“I got over Pierre’s death by staying true to my principles. And so, it seems, did you.”
Ouch. Roban and Josephine’s brief détente appears to be over, with the skin-crawlingly smarmy Ziani slithering between them, much to Monsieur le Juge’s disgust. “We played and we lost, together,” says the level-headed, kind Juge Mendy, with her charming daughter and loving husband and healthy work-life balance. “Don’t get involved with Ziani again. Forget him.” Oh, Carole. You forget who you’re talking to.
Still, at least the lonely Roban has had the sense to realise he can change one thing about his solitary existence, winning back the magnificent Marianne with a simple, broken “I’m useless without you.” Aw.
No such human comfort for Josephine, however, as she buries her pain in yet another Faustian pact, this time betraying Edelman for a seat on the board of the firm. It seems a slightly surprising deal for her to make; not because of the money or the betrayal (Josephine only ever sacrificed her own interests for Pierre, nobody else) but because Maître Karlsson has always struck me as happiest working for herself, answering to nobody. I would have thought the corporate environment would be stifling for her, but then with the sudden, aching loneliness at home, maybe she just can’t bear more solitude at work as well.
Solitude is not a problem for Gilou, though. He returns to work after a little bonding with outgoing boss Herville (an entirely different character from the Herville we first met, so fond of and loyal to his team is he) but cannot go cinq minutes without receiving a call from Stalker Cindy. Her white knight complex may be understandable, but it’s also tremendously annoying when the rest of the squad are trying to solve two murders and a kidnapping. Oh, and when Gilou’s all huffy with Laure because she laughed at his attempt at a white knight act with her, instead of jumping into bed with him à la Cindy.
Gilou as tortured romantic lead is of course a relatively new, post-Pierre development for the show so I don’t think we can blame Laure for being confused. After all, she has plenty of other things to worry about – her pregnancy, her dead lover, her dead friend, and the small matter of a homicide investigation. Who did kill Sandrine and Lucie? The answer turns out to be profoundly grim and depressing, and ends up putting another two young girls in danger as the unspeakable Karen and her feral friends turn their attentions to Laetitia and her employer’s daughter.
The show is infinitely kinder than I am to Karen, by the by, trying as it does to give us a reason, if not an excuse, for the way she is and the things she’s done, but her “Maman issues” don’t elicit any forgiveness from me, even if they seem to have a profound effect on mother-to-be Laure. Likewise, I’m unmoved by the reunion of Jaulin and his son. I appreciate he did not kill his wife and child, but he did hold a blade to his lawyer’s neck, drag him out of a judge’s office and get him killed. I know I’ve been shouting into the Internet void for weeks about this, but is nobody going to prosecute him for that?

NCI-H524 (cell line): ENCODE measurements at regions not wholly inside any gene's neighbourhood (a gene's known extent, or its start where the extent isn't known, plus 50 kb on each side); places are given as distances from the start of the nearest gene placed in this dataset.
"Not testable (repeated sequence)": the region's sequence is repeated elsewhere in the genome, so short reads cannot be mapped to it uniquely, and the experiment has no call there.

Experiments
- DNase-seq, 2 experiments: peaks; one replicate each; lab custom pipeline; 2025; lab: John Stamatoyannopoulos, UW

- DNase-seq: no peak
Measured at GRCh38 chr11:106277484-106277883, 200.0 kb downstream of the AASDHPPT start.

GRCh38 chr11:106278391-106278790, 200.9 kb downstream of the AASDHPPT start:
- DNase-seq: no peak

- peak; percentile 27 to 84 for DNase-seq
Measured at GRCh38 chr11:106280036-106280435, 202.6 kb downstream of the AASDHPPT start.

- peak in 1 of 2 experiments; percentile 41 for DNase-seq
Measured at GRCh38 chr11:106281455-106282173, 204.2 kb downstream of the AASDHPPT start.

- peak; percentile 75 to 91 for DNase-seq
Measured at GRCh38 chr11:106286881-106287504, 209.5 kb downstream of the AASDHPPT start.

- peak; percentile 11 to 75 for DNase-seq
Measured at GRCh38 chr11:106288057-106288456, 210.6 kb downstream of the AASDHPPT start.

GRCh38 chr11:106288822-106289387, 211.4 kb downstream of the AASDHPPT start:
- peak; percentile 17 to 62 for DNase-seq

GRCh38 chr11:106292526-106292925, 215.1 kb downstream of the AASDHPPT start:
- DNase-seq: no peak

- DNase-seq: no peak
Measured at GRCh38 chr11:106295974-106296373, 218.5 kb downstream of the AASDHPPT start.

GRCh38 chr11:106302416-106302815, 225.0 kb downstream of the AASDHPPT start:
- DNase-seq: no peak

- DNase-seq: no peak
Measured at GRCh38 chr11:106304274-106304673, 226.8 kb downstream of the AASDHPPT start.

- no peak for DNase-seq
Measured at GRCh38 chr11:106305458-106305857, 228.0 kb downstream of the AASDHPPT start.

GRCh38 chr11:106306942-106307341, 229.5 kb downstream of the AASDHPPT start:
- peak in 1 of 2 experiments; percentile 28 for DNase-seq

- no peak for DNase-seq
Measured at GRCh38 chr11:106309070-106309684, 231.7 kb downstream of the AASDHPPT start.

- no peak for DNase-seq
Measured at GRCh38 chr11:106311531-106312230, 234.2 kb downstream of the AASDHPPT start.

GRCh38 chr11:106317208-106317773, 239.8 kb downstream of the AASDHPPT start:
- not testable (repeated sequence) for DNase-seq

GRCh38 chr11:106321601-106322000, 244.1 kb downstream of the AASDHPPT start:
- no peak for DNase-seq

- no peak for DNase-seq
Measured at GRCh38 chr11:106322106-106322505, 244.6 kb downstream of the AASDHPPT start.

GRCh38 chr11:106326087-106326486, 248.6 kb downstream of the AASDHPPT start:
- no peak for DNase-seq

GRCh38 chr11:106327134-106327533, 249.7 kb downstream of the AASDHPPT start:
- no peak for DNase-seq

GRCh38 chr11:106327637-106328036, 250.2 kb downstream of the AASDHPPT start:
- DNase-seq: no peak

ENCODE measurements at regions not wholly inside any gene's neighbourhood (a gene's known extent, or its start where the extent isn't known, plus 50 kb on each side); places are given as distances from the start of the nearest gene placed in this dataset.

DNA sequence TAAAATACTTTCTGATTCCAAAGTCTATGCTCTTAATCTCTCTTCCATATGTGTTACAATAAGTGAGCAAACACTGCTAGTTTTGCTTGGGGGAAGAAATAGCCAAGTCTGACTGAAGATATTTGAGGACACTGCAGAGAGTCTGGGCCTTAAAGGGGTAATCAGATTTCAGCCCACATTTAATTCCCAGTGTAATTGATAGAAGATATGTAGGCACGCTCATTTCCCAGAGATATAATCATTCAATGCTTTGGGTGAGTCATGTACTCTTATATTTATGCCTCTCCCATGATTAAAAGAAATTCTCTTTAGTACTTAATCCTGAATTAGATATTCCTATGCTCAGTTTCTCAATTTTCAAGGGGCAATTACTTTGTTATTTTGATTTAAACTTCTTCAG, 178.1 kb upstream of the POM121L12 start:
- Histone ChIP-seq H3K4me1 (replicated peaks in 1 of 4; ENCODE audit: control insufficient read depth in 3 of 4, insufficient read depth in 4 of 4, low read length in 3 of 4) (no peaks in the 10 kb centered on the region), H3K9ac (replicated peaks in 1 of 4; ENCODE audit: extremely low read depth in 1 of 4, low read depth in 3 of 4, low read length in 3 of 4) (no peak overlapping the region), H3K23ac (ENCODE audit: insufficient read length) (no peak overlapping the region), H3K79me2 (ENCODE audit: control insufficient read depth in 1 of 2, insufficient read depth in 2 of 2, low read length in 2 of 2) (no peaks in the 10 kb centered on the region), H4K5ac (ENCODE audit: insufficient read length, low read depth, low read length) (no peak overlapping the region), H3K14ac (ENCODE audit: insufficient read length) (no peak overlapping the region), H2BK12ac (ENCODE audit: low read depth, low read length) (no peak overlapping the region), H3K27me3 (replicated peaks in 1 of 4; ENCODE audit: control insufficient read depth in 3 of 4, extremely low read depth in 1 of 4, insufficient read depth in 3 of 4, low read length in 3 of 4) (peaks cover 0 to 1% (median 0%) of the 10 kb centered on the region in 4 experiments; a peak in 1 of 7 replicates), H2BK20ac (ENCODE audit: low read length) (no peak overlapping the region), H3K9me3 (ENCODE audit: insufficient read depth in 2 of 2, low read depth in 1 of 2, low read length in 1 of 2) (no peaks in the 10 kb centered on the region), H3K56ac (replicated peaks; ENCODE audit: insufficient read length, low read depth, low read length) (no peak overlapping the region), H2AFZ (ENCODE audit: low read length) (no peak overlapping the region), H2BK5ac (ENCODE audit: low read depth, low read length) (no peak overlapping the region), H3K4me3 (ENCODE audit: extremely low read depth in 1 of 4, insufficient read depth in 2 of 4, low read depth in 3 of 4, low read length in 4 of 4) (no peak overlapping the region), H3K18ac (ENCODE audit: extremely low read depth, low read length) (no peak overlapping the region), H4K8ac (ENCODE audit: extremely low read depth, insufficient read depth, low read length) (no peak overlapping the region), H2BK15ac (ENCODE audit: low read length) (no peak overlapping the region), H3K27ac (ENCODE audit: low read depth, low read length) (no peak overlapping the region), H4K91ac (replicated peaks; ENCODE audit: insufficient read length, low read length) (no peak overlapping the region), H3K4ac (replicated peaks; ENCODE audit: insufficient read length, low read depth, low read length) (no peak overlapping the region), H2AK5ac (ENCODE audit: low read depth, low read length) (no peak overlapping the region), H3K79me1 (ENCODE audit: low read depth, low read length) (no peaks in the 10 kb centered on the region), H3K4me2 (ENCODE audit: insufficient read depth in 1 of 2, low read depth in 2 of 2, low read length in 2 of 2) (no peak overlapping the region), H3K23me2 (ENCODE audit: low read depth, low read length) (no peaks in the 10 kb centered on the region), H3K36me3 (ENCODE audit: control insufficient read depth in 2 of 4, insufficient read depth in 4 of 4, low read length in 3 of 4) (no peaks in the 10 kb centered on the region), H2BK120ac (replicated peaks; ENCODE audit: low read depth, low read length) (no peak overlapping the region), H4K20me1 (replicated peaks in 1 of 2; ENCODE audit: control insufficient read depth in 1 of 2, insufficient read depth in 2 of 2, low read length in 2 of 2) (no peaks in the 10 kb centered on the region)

Sigh. We end the season, however, with more immediate worries than Jaulin. Laure, driven more by plot than sense, inexplicably throws herself and her poor, beleaguered baby in the path of disaster yet again, and it appears that the little one’s nine lives may finally be on the point of running out. A tearful Gilou, fresh from destroying Laure’s bond with Roban (and for what, exactly? A car thief who beats up women? For shame, Escoffier. For shame.) decides she needs a better man than him and calls the sturdy, thoroughly decent Bremont to the fray – an understandable decision in light of the doctor’s words, but a peculiar one given Laure’s absolute refusal to involve her ex at any other point. I don’t know what or whom Laure wants, but I don’t think that it’s waking up in a hospital bed staring up into Bremont’s face. That would be too sensible an option for her, I would have thought. But I suppose, come saison 6, we shall see.
No word on when that will reach UK shores but showrunner Anne Landois has confirmed she’s in the middle of writing it, so at least, one way or another, we will find out what happens to Laure and her baby, what on earth Roban’s nosebleeds are all about and exactly how expensive Edelman can be. I don’t mind loose ends – everything in life, after all, is very rarely neatly tied up – but I would like to find out the answers to those questions at least.
This has been a difficult season; it started fantastically well, but the killing of Pierre has left a terrible, gaping hole in the show that it’s tried to paper over without any real success as yet. Maybe a bigger role for Bremont will help, maybe someone new will come along, but either way, the loss of Gregory Fitoussi is a huge one for Spiral and, on the strength of the past few episodes, one I wasn’t sure it was going to recover from. Add to that the show’s increasingly troubling reliance on using villains from ethnic minorities and the complete turnabout in certain characters’ personalities this year…. like I said, it’s been a difficult season. Having said that, though, this final double-bill was taut, exciting, and genuinely affecting, so maybe Spiral and I have more of a future together than I thought. Au revoir for now, though, Laure et al. À bientôt.